Scientists believe they've traced the beans in your morning coffee back 600,000 years

Researchers estimate that Coffea arabica beans came to be from natural crossbreeding of two other coffee species over 600,000 years ago.
Researchers estimate that Coffea arabica beans came to be from natural crossbreeding of two other coffee species over 600,000 years ago. Copyright Canva
Copyright Canva
By Euronews and AP
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Arabica is likely hundreds of thousands of years old, according to a new genetic study that has built a family tree of the coffee species.


Did you know the beans that went into the cup of coffee you have every morning to inject a bit of zing into your day is probably around 600,000 years old?

Using genes from coffee plants around the world, researchers have now been able to build a family tree for the world's most popular type of coffee, known to scientists as Coffea arabica and to coffee lovers simply as "arabica".

The researchers, hoping to learn more about the plants to better protect them from pests and climate change, found that the species emerged around 600,000 years ago through natural crossbreeding of two other coffee species.

"In other words, prior to any intervention from man," said Victor Albert, a biologist at the University at Buffalo who co-led the study.

These wild coffee plants originated in Ethiopia but are thought to have been first roasted and brewed primarily in Yemen starting in the 1400s. 

In the 1600s, Indian monk Baba Budan is fabled to have smuggled seven raw coffee beans back to his homeland from Yemen, laying the foundation for coffee’s global takeover.

Arabica coffee, prized for its smooth and relatively sweet flavor, now makes up 60 per cent - 70 per cent of the global coffee market and is brewed by brands such as Starbucks. 

The rest is robusta, a stronger and more bitter coffee made from one of arabica's parents, Coffea canephora.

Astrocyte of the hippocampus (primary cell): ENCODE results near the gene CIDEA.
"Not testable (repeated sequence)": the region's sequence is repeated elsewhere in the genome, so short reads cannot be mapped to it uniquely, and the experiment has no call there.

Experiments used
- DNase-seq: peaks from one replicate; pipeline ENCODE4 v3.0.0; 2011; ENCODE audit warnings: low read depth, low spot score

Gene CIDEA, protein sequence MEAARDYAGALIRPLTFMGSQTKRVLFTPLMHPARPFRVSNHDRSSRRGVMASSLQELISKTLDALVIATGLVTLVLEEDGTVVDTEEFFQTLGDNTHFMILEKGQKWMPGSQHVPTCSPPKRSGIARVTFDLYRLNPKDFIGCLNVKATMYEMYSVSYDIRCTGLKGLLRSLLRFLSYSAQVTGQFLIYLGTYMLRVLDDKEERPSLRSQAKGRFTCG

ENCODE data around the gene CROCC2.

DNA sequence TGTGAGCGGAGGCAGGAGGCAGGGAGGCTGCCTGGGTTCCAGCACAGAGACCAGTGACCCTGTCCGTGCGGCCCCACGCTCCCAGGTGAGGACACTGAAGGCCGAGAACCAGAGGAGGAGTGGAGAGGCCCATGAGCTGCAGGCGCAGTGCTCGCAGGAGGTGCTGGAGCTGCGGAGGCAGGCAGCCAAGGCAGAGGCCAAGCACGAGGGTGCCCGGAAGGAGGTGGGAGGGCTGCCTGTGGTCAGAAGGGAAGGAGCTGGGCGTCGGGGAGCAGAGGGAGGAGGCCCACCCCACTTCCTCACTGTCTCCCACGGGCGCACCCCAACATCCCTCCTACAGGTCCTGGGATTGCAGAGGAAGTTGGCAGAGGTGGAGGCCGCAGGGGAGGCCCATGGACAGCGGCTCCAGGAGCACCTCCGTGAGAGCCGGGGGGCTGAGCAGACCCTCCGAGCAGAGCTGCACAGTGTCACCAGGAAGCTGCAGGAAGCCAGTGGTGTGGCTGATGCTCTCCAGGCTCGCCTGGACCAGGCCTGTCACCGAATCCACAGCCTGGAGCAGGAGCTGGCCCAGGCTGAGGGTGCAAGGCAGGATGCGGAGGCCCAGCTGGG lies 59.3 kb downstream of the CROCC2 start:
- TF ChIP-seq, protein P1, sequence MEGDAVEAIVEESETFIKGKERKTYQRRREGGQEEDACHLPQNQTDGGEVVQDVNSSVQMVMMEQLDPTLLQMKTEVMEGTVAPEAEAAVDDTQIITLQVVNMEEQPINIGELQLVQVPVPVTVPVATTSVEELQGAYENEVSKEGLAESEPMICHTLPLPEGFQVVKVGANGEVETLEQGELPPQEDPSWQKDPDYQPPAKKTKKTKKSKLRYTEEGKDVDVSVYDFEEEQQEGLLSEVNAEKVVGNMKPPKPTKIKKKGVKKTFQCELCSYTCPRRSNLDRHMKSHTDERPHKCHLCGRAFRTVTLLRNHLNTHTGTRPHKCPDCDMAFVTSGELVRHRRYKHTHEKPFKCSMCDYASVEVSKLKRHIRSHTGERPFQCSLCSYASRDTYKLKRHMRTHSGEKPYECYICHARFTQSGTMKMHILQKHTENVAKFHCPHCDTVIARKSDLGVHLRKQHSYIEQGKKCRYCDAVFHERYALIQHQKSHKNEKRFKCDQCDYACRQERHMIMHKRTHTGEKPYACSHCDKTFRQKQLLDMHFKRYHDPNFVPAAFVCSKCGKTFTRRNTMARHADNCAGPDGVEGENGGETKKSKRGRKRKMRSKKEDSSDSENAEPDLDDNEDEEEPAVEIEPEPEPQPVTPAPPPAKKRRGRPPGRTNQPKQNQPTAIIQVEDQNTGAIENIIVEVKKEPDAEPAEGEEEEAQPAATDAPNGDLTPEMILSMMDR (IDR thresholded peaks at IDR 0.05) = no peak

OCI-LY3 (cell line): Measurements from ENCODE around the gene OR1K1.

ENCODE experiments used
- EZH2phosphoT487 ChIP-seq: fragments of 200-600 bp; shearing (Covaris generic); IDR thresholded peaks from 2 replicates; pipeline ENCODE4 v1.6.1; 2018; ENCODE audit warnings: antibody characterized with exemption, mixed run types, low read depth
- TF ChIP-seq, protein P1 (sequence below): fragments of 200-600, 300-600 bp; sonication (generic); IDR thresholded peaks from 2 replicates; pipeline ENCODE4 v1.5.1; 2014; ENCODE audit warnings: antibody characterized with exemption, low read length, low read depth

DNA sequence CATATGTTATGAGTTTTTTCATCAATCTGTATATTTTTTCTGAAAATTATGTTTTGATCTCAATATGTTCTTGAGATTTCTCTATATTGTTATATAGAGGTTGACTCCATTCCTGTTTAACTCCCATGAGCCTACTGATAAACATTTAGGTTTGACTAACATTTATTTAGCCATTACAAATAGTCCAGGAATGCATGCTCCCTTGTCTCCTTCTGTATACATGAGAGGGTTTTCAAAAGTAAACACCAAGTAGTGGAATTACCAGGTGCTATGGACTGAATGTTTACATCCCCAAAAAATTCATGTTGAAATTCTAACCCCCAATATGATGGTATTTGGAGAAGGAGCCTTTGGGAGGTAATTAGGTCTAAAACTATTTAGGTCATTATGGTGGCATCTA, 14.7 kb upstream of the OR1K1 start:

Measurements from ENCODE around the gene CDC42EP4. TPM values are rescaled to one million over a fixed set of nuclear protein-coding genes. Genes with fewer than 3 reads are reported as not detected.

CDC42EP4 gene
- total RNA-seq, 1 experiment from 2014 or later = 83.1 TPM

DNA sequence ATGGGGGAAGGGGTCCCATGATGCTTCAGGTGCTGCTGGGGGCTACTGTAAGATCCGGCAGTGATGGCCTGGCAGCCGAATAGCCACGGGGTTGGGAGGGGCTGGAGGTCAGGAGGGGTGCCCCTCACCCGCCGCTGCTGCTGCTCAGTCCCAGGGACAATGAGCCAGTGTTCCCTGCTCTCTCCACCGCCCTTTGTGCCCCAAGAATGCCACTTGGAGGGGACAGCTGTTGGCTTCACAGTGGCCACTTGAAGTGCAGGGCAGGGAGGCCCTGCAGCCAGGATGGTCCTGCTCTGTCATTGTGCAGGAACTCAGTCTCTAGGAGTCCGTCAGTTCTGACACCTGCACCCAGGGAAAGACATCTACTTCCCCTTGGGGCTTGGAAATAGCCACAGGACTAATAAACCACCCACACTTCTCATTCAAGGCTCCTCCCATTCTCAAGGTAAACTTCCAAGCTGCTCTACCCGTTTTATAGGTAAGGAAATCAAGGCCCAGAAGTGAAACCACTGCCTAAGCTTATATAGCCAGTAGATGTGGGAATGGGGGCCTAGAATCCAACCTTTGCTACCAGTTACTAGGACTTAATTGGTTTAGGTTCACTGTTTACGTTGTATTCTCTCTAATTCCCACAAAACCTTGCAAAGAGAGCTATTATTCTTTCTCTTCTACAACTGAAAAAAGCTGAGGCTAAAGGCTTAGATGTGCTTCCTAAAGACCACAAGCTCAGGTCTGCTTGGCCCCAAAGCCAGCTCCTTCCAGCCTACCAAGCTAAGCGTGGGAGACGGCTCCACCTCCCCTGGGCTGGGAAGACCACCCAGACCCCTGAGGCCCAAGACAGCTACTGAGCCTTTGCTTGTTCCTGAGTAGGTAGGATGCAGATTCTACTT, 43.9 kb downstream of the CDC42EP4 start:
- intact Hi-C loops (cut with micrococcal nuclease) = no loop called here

Vulnerable to diseases

To piece together arabica coffee’s past, researchers studied genomes of C. canephora, another parent called Coffea eugenioides, and more than 30 different arabica plants, including a sample from the 1700s - courtesy of the Natural History Museum in London - that Swedish naturalist Carl Linnaeus used to name the plant.

The study was published on Monday in the journal Nature Genetics. Researchers from Nestlé, which owns several coffee brands, contributed to the study.

The arabica plant’s population fluctuated over thousands of years before humans began cultivating it, flourishing during warm, wet periods and suffering through dry ones. 

These lean times created so-called population bottlenecks, when only a small number of genetically similar plants survived.

Today, that renders arabica coffee plants more vulnerable to diseases like coffee leaf rust, which cause billions of dollars in losses every year. 

The researchers explored the make-up of one arabica variety that is resistant to coffee leaf rust, highlighting sections of its genetic code that could help protect the plant.

The study clarifies how arabica came to be and spotlights clues that could help safeguard the crop, said Fabian Echeverria, an adviser for the Center for Coffee Research and Education at Texas A&M University in the US who was not involved with the research.

Exploring arabica’s past and present could yield insight into keeping coffee plants healthy – and coffee cups full – for future early mornings.

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